Getting the lawn ready for winter
I’ve had a few calls to the office about preparing a lawn for winter. There are four considerations when dealing with lawns regardless of the season:
- Weed control
- Other – occasionally we also have to take care of compaction and thatched roof
Some of the recommendations will change as the fall season begins.
Throughout the summer we keep preaching that the lawn should be cut high. The longer the leaf blade, the deeper the roots. For Kentucky bluegrass, the best height is 2.5-3.5 inches. This one practice will save your water bill and reduce weed pressure on your lawn. Keep mowing up until the last mowing.
The final mowing should be done after the grass has stopped growing – likely mid-October to mid-November in most parts of eastern Idaho. Every year is different and Ashton is different from Pocatello. This last mowing should be short – 2 to 2.5 inches long. This last mowing (which can also have a lot of tree leaves) should be packed in bags.
Proper watering in autumn will save you a lot on your water bill. Water the same amount, just increase the number of days between waterings. You shouldn’t water more than once a week now. In cold temperatures, timing becomes a problem. The last watering should be done around the time you last mowed (before the ground freezes so your sprinkler system can be winterized) so that there is enough soil moisture to survive the winter.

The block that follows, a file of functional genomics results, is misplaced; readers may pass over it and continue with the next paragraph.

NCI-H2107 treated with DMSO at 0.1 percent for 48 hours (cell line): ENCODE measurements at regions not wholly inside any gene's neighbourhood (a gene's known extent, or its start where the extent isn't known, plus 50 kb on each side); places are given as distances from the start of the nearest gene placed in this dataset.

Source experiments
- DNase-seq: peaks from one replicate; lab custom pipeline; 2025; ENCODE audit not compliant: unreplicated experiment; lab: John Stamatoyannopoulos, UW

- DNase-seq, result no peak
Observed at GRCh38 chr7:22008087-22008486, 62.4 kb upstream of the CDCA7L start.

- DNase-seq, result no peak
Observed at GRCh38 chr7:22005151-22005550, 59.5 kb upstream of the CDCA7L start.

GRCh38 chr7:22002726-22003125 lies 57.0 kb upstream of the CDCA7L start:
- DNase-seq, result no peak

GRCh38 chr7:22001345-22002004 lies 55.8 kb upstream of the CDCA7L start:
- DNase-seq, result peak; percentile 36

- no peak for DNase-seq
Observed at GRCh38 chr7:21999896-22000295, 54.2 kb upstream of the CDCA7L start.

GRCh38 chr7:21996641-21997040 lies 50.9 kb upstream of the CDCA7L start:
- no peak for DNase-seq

Top dressing is probably the most important for lawn health and spring greenery. This final fertilization should be half a pound of nitrogen per 1,000 square feet and should be applied just before the final watering. Too much autumn fertilizer promotes some winter diseases.
Winter annuals are just young seedlings at the moment, and at this young stage they are easier to control. Biennial and perennial weeds such as musk thistle, bull thistle, dandelion, Canadian thistle or morning glory transport nutrients to the roots when the days get shorter and colder. Fall is a great time to bring systemic herbicides to perennial roots. Weed control in the fall also reduces the number of weeds in the spring.
If you’re having compaction or matting problems in your lawn, you might want to aerate this fall.
Compaction occurs in heavily frequented areas. This prevents oxygen from reaching the roots and causing them to die.
Straw are the tall lignin grass stalks that do not break down very quickly. There could be several reasons for this, but most of the time it is due to poor soil health practices.
Core aeration increases the oxygen content of the soil and helps combat both compaction and matting situations. If you find that ventilation is needed, be sure to use a core aerator that will leave the plugs on the soil surface. Just sticking spikes in the ground actually increases the compaction.
If you take a few steps this fall, you can have an easier spring.